The Constitution Court has not only dissolved the People Power Party, it has also banned him and other 36 party executives from politics for five years.
As a result, Somchai will no longer need to attend this evening’s annual military parade at the Royal Plaza, organised by the armed forces at a time of political jitteries. Their Majesty the King and Queen will review the military parade and guards of honour.
The Chat Thai Party and the Matchima Party have also been dissolved.
As a result of the landmark Constitution Court rulings, the coalition government will have 289 MPs left in Parliament, compared with 165 MPs for the Democrat Party.
People Power will have 221 MPs from 232 MPs. These MPs will have to seek membership in new parties because People Power no longer exists. Take note that party list MPs banned from the ruling will be automatically replaced by candidates in the party list without new election.
Chat Thai now has 19 MPs, losing 15 MPs from the ruling.
Matchima will continue to have 11 MPs because none of them serves as party executives.
Nathawut Saikua, the government’s spokesman, said during the Constitution Court’s ruling, the prime minister was having a break on the Cabinet meeting in Chiang Mai. The coalition partners came over to give him encouragement after learning about the bad news.
The ASEAN Summit has to be postponed from the middle of this December to March 2009, the Cabinet agreed.
Nathawut said the coalition partners have vowed to continue to form a new government.
At 1:10 MP, Somchai was seen leaving the Provincial Hall of Chiang Mai, where he held his last Cabinet meeting in exile. Security forces prevented reporters from getting close to him.
Somchai kept his cool, wearing a smiling face. He said he has heard about the Constitution Court’s rulings. “I have finished my duty. There is no problem. The remaining people holding the offices will have to continue their job. So far I have not done anything to serve my interest,” he said.
Somchai immediately left for his home at Green Valley Estate, Mae Rim, Chiang Mai.
A total of 15 Cabinet members have lost their job along with the Constitution Court’s ruling.
The existing members of the Cabinet will continue to serve as caretaker Cabinet, awaiting the parliamentary voting of a new prime minister. Parliament must vote on a new prime minister within 30 days.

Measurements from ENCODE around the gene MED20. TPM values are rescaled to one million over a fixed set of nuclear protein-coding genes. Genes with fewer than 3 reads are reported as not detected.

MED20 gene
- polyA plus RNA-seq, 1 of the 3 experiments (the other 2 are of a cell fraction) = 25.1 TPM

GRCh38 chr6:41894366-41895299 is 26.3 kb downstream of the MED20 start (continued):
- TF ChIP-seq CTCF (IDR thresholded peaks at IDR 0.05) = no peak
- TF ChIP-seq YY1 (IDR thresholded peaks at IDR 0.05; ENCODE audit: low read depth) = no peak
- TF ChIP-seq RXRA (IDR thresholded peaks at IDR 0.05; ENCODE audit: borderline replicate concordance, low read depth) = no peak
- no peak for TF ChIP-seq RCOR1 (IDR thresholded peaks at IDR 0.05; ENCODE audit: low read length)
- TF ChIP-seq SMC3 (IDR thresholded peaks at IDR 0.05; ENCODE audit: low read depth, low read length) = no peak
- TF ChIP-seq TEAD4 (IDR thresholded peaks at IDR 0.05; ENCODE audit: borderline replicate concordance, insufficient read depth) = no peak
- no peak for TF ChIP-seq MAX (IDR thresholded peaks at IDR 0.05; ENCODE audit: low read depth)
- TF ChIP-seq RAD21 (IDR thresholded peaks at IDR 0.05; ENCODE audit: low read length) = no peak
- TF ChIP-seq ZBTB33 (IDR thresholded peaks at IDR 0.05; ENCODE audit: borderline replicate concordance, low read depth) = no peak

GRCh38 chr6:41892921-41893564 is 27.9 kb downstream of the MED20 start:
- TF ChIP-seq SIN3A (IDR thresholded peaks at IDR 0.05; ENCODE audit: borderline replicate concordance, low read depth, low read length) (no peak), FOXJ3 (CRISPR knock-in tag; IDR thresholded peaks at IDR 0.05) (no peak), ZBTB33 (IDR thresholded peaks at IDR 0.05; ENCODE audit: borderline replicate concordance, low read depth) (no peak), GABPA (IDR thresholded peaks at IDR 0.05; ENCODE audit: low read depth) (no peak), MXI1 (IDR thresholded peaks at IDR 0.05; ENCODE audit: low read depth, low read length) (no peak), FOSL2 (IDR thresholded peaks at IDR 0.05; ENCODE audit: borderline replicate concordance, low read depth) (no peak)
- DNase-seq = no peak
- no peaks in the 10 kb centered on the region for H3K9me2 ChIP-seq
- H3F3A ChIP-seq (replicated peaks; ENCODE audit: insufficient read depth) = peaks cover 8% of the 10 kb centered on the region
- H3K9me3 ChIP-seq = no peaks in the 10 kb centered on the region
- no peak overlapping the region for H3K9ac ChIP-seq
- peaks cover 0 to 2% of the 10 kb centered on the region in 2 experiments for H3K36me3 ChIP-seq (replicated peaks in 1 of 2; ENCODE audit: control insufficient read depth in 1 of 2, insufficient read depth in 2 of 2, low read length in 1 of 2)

The coalition partners will enjoy a comfortable margin against the opposition Democrat, unless there is a switch of the coalition make-up, which is not likely at this point.
After the Constitution Court judges finished their reading, the Red Shirt pro-government supporters sealed all the entrances and exits of the Constitution Court premise at Chaeng Wattana. The Constitution Court judges had earlier sought security protection from the military by moving their deliberation of the party dissolution cases from their office to Chaeng Wattana, which is near the Army Command Centre.
Chalerm Yoobamrung, the health minister, is now one of the candidates to become the next prime minister. Congratulations!
The Red Shirt pro-government supporters were trying to go after the judges.
Tuesday’s ruling raises the possibility that hopes that thousands of anti-government protesters would end their siege of the country’s two main airports.
Constitutional Court President Chat Chalavorn said the court has decided to dissolve the party to set a political standard and an example because dishonest political parties undermine Thailand’s democratic system.
Will PM show up at military parade? Will he lose his job?
8:00 AM: All eyes will today focus on the annual military parade at the Royal Plaza and on the Constitution Court, which would be hearing closing statements of the three political parties accused of having committed electoral fraud.
Prime Minister Somchai Wongsawat and his Cabinet are scheduled to attend the military parade in Bangkok, presided over by Their Majesties the King and the Queen. But so far, Somchai, since his return from Peru last Wednesday, has opted to stay in Chiang Mai due to the political turbulence in Bangkok after the takeover of Suvarnabhumi and Don Muang airports by anti-government protesters.
Moreover, his shaky government is going through the country’s worst political crisis since 1979, leading to rampant speculation of another coup to end the deadlock.
Somchai flew back to Chiang Mai in the evening yesterday after attending a function in Nakhon Phanom in the Northeast. He plans to hold his Cabinet meeting in Chiang Mai today. Some Cabinet members, who cannot make it to Chiang Mai, will stay in Bangkok and participate in the meeting via teleconference.